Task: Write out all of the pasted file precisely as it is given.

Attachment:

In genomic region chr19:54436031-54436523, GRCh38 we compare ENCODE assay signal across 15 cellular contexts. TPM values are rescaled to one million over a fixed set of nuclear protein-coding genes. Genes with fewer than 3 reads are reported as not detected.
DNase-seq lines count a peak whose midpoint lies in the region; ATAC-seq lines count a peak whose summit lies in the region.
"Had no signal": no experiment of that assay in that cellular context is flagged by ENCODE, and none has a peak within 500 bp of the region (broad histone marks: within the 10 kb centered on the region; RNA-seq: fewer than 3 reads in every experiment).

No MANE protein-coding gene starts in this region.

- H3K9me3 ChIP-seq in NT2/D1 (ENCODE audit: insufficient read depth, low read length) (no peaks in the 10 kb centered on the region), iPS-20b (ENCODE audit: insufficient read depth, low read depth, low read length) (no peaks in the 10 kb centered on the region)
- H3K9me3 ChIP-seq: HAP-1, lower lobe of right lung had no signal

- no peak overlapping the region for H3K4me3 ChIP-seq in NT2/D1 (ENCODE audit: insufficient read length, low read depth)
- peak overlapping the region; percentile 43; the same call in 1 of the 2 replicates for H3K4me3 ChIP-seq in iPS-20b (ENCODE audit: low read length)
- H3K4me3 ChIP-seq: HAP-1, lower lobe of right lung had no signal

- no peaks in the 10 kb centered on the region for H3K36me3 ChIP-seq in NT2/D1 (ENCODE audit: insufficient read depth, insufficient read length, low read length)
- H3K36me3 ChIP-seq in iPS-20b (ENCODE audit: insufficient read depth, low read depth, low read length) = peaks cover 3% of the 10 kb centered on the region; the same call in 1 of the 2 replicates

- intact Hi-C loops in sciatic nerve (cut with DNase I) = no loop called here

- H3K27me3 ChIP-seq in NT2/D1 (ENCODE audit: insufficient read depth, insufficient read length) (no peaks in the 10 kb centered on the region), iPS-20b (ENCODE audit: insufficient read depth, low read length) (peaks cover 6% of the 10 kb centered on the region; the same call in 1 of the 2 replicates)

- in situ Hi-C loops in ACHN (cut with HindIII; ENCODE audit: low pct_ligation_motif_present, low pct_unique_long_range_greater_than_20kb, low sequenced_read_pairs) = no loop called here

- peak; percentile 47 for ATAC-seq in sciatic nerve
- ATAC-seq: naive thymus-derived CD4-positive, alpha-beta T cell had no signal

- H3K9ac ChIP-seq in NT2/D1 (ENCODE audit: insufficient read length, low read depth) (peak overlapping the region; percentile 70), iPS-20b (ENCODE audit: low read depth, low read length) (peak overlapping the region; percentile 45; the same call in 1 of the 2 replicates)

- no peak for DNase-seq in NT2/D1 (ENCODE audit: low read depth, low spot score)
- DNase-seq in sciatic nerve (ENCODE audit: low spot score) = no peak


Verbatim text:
In genomic region chr19:54436031-54436523, GRCh38 we compare ENCODE assay signal across 15 cellular contexts. TPM values are rescaled to one million over a fixed set of nuclear protein-coding genes. Genes with fewer than 3 reads are reported as not detected.
DNase-seq lines count a peak whose midpoint lies in the region; ATAC-seq lines count a peak whose summit lies in the region.
"Had no signal": no experiment of that assay in that cellular context is flagged by ENCODE, and none has a peak within 500 bp of the region (broad histone marks: within the 10 kb centered on the region; RNA-seq: fewer than 3 reads in every experiment).

No MANE protein-coding gene starts in this region.

- H3K9me3 ChIP-seq in NT2/D1 (ENCODE audit: insufficient read depth, low read length) (no peaks in the 10 kb centered on the region), iPS-20b (ENCODE audit: insufficient read depth, low read depth, low read length) (no peaks in the 10 kb centered on the region)
- H3K9me3 ChIP-seq: HAP-1, lower lobe of right lung had no signal

- no peak overlapping the region for H3K4me3 ChIP-seq in NT2/D1 (ENCODE audit: insufficient read length, low read depth)
- peak overlapping the region; percentile 43; the same call in 1 of the 2 replicates for H3K4me3 ChIP-seq in iPS-20b (ENCODE audit: low read length)
- H3K4me3 ChIP-seq: HAP-1, lower lobe of right lung had no signal

- no peaks in the 10 kb centered on the region for H3K36me3 ChIP-seq in NT2/D1 (ENCODE audit: insufficient read depth, insufficient read length, low read length)
- H3K36me3 ChIP-seq in iPS-20b (ENCODE audit: insufficient read depth, low read depth, low read length) = peaks cover 3% of the 10 kb centered on the region; the same call in 1 of the 2 replicates

- intact Hi-C loops in sciatic nerve (cut with DNase I) = no loop called here

- H3K27me3 ChIP-seq in NT2/D1 (ENCODE audit: insufficient read depth, insufficient read length) (no peaks in the 10 kb centered on the region), iPS-20b (ENCODE audit: insufficient read depth, low read length) (peaks cover 6% of the 10 kb centered on the region; the same call in 1 of the 2 replicates)

- in situ Hi-C loops in ACHN (cut with HindIII; ENCODE audit: low pct_ligation_motif_present, low pct_unique_long_range_greater_than_20kb, low sequenced_read_pairs) = no loop called here

- peak; percentile 47 for ATAC-seq in sciatic nerve
- ATAC-seq: naive thymus-derived CD4-positive, alpha-beta T cell had no signal

- H3K9ac ChIP-seq in NT2/D1 (ENCODE audit: insufficient read length, low read depth) (peak overlapping the region; percentile 70), iPS-20b (ENCODE audit: low read depth, low read length) (peak overlapping the region; percentile 45; the same call in 1 of the 2 replicates)

- no peak for DNase-seq in NT2/D1 (ENCODE audit: low read depth, low spot score)
- DNase-seq in sciatic nerve (ENCODE audit: low spot score) = no peak